That the Kings won it all in 2012 was surprising only in that they did it as an eighth seed. Their talent was better than that, and it finally showed. And when it did, well, it was clear: the team was built to win, and not just once.
So here they are again, on the cusp of moving on or going home – a lame consolation prize that will end up in the circular file or a shot to dethrone the defending champs.
- Jay Hart at Yahoo Sports2 mths ago
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The favorite who was also the longshot won the 140th running of the Kentucky Derby.
California Chrome may have been the 2-1 favorite entering Saturday's Run for the Roses, but his appearance at Churchill Downs was nothing if not a minor miracle. He's no Kentucky blue blood, born to an $8,000 dam; is trained by 77-year-old Art Sherman, who never before trained a Derby horse; had never raced outside of his home state of California; and is owned by a couple of guys who call their stable Dumb Ass Partners.
And yet he won the Kentucky Derby going away, sprinting away from the field down the stretch, winning in a time of 2:03.66.
Commanding Curve was second. Danza was third.
Chrome, with its reputation as a speed horse, was the heavy favorite entering the race, with Wicked Strong (6-1), Danza (8-1) – yes, named after actor Tony Danza – and Intense Holiday (8-1) garnering attention, too. None presented Chrome with any sort of challenge.
The biggest question mark regarding the favorite heading to post time: How would he break from the gate?
Hyperbole stinks. This is not hyperbole: The 2014 NCAA tournament has produced the most unlikely final since the field expanded to 64 teams in 1985.
The result: millions upon millions of busted brackets.
Consider this: Of the millions who filled out brackets on Yahoo Sports, only 486 picked the correct final – 7th-seeded UConn vs. 8th-seeded Kentucky (a 74-73 winner over Wisconsin). Since 1985, at least a No. 1, 2 or 3 seed has been in every single final. Before this year, the highest combined total of seeds in a final was 11 in 2011: UConn (3) vs. Butler (8).
And when the champion is crowned Monday night, no more than 0.7 percent of Yahoo Sports users will have picked the correct winner.
Try these stats on for size:
To make the final …
• 66,196 picked Kentucky – or 1.4 percent of all entries.
• 14,053 picked UConn – or 0.3 percent of all entries.
To win the tournament:
• 31,655 picked Kentucky – or 0.7 percent of all entries.
• 7,602 picked UConn – or 0.2 percent of all entries.
A day after emerging as the one person in America with a perfect bracket through two rounds of the NCAA tournament, Brad Binder became a pseudo-celebrity across social media.
He gained thousands of new followers on Twitter, received invites to appear on network television and was asked his advice on "the secrets of life."
And who wouldn't want his advice? Millions filled out brackets and entered challenges – on Yahoo Sports, on ESPN, on CBS Sports – but only Binder's entry in Yahoo Sports Tourney Pick'em went 32-for-32 through the round of 64. (His bracket was not entered in the Billion Dollar Bracket Challenge.)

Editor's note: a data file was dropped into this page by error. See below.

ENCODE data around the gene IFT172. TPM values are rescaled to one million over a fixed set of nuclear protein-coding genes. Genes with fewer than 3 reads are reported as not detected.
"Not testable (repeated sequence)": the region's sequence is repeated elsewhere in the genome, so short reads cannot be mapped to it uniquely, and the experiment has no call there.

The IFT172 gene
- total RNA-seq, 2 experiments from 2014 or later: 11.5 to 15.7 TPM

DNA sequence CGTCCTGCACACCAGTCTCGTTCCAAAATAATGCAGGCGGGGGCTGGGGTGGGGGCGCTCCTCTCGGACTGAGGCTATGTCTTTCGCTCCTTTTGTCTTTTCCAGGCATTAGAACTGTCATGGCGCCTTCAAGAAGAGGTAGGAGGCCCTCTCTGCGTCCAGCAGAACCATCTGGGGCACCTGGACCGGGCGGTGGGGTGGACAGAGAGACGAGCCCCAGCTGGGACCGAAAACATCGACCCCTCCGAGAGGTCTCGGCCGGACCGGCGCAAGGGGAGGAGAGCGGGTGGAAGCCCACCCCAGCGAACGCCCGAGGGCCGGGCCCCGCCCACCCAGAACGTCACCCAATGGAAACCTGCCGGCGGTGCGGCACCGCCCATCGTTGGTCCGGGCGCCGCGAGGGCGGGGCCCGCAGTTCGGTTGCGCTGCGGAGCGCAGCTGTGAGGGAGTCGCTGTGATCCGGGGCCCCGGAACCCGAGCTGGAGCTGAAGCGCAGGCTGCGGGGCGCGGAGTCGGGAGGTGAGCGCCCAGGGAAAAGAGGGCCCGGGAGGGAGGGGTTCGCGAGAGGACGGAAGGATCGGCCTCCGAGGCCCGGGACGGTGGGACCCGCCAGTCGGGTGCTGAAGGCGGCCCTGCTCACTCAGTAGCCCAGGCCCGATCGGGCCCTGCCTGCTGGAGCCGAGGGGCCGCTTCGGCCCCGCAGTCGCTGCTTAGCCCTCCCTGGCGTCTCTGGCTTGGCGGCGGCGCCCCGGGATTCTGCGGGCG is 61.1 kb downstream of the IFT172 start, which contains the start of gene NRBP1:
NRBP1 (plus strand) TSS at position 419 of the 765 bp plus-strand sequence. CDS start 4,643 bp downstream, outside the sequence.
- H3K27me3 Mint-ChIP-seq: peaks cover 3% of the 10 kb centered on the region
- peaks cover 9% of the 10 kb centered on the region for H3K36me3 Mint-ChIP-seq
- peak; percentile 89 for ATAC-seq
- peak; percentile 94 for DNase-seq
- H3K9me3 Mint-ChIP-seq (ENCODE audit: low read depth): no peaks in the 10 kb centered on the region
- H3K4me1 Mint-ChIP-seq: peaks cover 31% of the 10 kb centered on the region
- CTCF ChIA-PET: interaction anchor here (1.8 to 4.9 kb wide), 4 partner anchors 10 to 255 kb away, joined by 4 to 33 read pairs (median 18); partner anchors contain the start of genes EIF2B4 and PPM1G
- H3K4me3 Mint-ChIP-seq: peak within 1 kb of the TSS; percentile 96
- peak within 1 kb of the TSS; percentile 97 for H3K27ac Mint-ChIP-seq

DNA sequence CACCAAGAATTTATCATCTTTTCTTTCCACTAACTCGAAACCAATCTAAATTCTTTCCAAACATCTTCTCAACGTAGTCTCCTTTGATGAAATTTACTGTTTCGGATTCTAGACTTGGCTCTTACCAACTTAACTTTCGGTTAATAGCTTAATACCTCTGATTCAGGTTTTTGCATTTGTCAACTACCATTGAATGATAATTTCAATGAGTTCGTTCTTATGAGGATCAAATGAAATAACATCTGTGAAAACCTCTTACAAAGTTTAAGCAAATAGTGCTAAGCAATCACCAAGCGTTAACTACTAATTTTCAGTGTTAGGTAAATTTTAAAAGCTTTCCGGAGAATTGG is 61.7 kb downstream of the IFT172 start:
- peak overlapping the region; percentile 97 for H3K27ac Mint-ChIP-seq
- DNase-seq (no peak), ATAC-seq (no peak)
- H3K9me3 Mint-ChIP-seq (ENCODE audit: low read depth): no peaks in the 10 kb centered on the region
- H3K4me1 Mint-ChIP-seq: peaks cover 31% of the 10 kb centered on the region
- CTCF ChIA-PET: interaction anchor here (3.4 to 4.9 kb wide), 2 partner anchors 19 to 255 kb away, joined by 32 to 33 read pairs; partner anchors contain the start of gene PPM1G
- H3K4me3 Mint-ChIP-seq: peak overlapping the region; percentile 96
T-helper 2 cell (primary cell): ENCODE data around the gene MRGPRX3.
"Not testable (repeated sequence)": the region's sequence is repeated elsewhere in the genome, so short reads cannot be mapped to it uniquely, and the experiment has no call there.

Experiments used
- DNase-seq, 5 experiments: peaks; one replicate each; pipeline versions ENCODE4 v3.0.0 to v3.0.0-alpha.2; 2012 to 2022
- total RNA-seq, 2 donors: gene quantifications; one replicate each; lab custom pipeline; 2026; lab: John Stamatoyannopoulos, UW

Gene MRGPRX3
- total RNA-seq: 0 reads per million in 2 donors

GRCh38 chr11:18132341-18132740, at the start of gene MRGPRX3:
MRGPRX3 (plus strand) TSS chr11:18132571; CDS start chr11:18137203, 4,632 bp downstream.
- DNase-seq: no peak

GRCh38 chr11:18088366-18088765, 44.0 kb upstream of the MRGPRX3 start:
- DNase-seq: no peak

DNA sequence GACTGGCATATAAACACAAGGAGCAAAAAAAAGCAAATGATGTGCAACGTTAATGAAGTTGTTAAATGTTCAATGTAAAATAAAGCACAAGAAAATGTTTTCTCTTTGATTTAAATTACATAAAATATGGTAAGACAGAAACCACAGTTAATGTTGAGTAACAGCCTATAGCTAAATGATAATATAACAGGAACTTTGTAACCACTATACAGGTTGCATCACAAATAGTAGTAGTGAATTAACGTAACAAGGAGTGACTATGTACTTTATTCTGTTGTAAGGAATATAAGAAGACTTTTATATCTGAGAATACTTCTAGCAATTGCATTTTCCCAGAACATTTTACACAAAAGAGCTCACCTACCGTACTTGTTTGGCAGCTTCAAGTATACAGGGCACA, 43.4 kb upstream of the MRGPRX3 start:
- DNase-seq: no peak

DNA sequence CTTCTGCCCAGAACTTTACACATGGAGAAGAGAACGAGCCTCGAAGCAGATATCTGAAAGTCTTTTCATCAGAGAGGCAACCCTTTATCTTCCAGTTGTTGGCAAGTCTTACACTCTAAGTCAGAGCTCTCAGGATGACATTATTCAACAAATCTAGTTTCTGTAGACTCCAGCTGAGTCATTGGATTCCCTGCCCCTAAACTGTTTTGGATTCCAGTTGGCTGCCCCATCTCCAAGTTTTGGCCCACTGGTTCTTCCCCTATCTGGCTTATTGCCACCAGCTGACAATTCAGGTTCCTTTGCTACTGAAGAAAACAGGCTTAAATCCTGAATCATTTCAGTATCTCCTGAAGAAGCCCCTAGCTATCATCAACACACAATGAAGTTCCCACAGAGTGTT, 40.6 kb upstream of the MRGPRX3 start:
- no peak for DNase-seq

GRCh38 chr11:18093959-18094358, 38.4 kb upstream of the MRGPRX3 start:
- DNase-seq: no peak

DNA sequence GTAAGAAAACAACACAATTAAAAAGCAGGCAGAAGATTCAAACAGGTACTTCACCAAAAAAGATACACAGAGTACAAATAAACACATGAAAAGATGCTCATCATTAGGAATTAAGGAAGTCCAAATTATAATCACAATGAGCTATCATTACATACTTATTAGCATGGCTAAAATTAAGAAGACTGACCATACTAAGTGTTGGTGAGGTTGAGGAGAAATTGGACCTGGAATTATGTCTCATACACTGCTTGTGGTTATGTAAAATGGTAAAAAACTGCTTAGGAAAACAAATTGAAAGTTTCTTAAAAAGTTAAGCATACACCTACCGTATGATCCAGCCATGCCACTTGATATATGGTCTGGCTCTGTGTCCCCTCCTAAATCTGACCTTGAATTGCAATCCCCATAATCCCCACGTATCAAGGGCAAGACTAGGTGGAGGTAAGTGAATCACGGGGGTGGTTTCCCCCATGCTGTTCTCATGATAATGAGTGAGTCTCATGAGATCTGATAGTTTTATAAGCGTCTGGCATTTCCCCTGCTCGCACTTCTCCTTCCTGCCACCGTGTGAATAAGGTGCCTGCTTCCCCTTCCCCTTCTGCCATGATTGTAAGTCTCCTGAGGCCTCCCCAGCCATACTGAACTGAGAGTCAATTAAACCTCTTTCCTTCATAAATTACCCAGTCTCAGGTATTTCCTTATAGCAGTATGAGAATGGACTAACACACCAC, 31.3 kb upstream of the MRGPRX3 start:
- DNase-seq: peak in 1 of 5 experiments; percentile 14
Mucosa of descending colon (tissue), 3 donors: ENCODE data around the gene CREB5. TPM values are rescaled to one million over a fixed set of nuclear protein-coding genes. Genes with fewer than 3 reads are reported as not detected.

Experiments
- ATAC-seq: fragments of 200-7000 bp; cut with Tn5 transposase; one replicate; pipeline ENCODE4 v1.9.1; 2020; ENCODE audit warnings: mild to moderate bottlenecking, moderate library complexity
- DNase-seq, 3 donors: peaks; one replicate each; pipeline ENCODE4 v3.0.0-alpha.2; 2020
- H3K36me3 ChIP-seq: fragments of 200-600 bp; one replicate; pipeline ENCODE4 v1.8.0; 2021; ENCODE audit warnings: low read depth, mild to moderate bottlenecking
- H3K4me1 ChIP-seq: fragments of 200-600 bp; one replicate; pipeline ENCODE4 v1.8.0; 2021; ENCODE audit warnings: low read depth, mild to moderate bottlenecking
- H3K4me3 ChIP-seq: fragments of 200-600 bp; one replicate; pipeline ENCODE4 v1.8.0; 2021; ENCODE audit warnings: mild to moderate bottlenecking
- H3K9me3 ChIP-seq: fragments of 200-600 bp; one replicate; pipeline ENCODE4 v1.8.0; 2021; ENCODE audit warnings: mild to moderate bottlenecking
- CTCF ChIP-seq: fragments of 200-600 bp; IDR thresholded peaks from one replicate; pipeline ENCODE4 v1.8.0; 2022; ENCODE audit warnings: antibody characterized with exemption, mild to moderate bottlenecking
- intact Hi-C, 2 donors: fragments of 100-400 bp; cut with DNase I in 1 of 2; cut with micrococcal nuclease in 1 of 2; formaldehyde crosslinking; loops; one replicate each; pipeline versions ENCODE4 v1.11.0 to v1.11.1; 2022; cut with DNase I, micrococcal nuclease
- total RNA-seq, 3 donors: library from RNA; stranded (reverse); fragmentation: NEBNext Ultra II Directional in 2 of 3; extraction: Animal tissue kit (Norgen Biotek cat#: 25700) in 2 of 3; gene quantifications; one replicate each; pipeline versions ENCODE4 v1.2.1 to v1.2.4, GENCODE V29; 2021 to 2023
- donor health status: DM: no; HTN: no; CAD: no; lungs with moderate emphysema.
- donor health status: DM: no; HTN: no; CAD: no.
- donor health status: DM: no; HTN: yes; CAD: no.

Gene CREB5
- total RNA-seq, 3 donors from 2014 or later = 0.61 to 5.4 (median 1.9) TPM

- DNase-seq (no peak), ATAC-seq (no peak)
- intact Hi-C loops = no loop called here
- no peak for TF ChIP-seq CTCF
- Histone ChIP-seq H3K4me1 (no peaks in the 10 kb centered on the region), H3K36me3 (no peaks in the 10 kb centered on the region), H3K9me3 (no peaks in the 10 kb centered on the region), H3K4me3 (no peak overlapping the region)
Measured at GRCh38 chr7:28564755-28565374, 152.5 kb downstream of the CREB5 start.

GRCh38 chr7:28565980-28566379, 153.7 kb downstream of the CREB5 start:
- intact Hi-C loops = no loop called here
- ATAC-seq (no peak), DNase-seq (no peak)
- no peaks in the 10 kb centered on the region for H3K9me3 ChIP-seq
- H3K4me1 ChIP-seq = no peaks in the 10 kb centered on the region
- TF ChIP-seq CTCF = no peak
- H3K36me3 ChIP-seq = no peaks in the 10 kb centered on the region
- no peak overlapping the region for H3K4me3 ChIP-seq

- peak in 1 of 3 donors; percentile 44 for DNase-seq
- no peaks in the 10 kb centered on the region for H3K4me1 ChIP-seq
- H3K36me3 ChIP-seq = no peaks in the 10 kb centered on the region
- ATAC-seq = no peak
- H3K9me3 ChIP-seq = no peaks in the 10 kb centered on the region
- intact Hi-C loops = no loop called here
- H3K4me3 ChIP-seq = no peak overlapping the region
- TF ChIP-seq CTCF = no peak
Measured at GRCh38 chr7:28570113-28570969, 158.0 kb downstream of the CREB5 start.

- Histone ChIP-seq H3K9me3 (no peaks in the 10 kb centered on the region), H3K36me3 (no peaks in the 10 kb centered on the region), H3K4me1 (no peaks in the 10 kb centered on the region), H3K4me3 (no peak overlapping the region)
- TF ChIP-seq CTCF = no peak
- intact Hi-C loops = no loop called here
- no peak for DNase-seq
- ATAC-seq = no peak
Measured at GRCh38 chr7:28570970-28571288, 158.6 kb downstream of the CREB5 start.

"It's crazy!" he told Yahoo Sports late Friday night. "Still can't believe it!"
The 15 minutes of fame for the 23-year-old from Buffalo Grove, Ill., continued Saturday as his perfect bracket rolled on.
Florida won. 33 for 33.
Louisville won. 34 for 34.
Michigan won. 35 for 35.
San Diego State? Yeah, it won, too. 36 for 36.
And then there was one.
Yes, after 32 "second-round" games (we put that in quotes because really it's Round 1) in this year's NCAA tournament – and one more starting Saturday's action – a perfect bracket does remain.
Congratulations Brad Binder of "Brad's Breathtaking Bracket," your bracket really is breathtaking. You picked Mercer over Duke. You picked Dayton over Ohio State. And you got lucky as hell when VCU bailed out Stephen F. Austin with a four-point play in the closing seconds of regulation and wound up losing in overtime.
You picked all 32 games correctly on Thursday and Friday, kept rolling on Saturday, going 4-for-4 so far, and for that, we commend you.
Binder, 23, told Yahoo Sports that "I did all my picks in under five minutes."
He picked Mercer because "Duke was soft all year and they live and die by the 3 ball. Mercer has that chemistry."
- Jay Hart at From The Marbles7 mths ago
Two days before Jimmie Johnson won his sixth Sprint Cup championship, Donovan McNabb went where many have gone before:
"He sits in a car and he drives, that doesn't take being athletic,'' the former quarterback said on Fox Sports One. "What athletically is he doing?"
Wednesday, Kevin Harvick, who finished third in this year's Sprint Cup standings, responded on Twitter this way:
— Kevin Harvick (@KevinHarvick) November 20, 2013
Oh, snap! In case you need a refresher course, McNabb allegedly lost his lunch in the fourth quarter of Super Bowl XXXIX, something Harvick clearly hasn't forgotten.
Guarantee you Eagles fans don't find it funny. Still.